Super Cyclone ITA – IR-WV satellite image timed at 13:32UTC on April 10, 2014. Source UW-CIMSS.

Current Evacuations

Queensland Premier said the cyclone could affect about 9,000 people, including residents and visitors in Port Douglas, as Lizard Island, a  Great Barrier Reef resort about 240km north of Cairns confirmed it had evacuated all its guests on Thursday, said Reuters.

Deaths in the Solomon Islands

ITA battered the Solomon Islands late last week, while still a tropical depression, killing at least two dozen people near the capital, Honiara, and leaving dozens more missing and more than 10,000 homeless, after intense flash flooding.

Authorities declared a State of Emergency, and a local newspaper, the  Solomon Star,  said:“This is the worst disaster the nation has seen.”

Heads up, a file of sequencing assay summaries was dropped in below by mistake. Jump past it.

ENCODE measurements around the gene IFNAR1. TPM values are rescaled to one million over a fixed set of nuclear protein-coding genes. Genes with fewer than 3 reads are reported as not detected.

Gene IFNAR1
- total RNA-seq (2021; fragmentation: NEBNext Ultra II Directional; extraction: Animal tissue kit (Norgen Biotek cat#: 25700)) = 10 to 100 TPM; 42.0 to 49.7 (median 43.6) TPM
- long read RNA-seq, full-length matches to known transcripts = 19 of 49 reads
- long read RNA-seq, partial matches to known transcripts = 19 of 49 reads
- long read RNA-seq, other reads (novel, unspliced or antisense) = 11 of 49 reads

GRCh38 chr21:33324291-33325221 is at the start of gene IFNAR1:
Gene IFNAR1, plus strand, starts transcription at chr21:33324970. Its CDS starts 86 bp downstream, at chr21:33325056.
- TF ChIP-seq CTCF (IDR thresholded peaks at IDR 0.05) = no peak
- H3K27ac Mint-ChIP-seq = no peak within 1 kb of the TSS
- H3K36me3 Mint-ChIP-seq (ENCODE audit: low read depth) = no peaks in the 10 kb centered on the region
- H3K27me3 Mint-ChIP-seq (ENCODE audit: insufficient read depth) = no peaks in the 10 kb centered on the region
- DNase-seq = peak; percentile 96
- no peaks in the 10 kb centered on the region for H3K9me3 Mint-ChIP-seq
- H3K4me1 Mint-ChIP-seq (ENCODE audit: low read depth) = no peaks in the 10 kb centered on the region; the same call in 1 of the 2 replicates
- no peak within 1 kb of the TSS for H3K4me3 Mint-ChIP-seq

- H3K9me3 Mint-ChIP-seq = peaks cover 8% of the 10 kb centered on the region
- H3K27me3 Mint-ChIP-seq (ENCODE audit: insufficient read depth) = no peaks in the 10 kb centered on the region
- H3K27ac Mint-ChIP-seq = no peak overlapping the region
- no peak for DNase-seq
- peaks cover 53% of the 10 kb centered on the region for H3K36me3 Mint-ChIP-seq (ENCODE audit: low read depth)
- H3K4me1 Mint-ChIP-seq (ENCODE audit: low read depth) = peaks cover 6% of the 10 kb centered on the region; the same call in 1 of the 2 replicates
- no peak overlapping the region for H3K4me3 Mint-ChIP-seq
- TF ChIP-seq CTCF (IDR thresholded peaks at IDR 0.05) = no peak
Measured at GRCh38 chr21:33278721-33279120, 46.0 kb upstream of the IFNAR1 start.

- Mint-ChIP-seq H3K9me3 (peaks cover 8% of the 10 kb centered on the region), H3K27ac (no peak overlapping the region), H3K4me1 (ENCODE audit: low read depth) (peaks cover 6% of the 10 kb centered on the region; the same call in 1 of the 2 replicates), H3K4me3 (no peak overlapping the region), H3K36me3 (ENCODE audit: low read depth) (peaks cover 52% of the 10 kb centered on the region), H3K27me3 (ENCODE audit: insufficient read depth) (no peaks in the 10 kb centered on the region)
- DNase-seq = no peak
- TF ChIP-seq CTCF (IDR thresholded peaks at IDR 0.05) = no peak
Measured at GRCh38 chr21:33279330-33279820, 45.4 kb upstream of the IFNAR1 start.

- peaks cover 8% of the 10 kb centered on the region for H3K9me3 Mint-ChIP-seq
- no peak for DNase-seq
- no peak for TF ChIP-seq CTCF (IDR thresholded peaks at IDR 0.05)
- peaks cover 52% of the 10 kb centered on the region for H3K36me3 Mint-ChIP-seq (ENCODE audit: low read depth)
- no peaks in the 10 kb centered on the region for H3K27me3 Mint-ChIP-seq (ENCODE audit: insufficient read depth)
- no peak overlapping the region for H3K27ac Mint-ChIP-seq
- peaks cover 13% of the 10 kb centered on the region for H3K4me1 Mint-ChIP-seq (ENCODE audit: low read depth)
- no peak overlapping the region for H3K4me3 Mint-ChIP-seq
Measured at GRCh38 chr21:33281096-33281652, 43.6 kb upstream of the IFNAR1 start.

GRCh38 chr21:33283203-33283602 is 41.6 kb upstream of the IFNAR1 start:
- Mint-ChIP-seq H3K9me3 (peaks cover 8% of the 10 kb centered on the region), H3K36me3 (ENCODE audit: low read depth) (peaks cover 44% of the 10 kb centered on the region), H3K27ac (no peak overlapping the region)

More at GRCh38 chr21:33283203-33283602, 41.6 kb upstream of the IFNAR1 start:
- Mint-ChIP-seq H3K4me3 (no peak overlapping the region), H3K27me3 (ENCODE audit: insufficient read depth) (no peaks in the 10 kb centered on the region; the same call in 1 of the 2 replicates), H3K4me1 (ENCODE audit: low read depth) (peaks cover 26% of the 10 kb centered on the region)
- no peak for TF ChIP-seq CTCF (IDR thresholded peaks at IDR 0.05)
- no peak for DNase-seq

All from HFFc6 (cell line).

Related Links

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State of Emergency Declared in New Jersey

Posted by feww on February 4, 2014



Christie declares a state of emergency due to a heavy snow storm plaguing NJ

The governor has ordered  all non-essential state workers to go home, on a staggering schedule, starting at noon.

“Today’s winter storm is expected to produce heavy snow and travel hazards throughout the state, affecting tonight’s evening commute,” Christie said in a statement on Monday.

The storm is forecast to dump heavy snow and freezing rain throughout the state, felling trees, and causing power outages and flooding, he said.

“Total Nightmare”

As of 7:00 p.m.  EST up to 9.5 inches of snow had fallen in some parts of the Garden State creating a “total nightmare” for the Super Bowl fans leaving the state.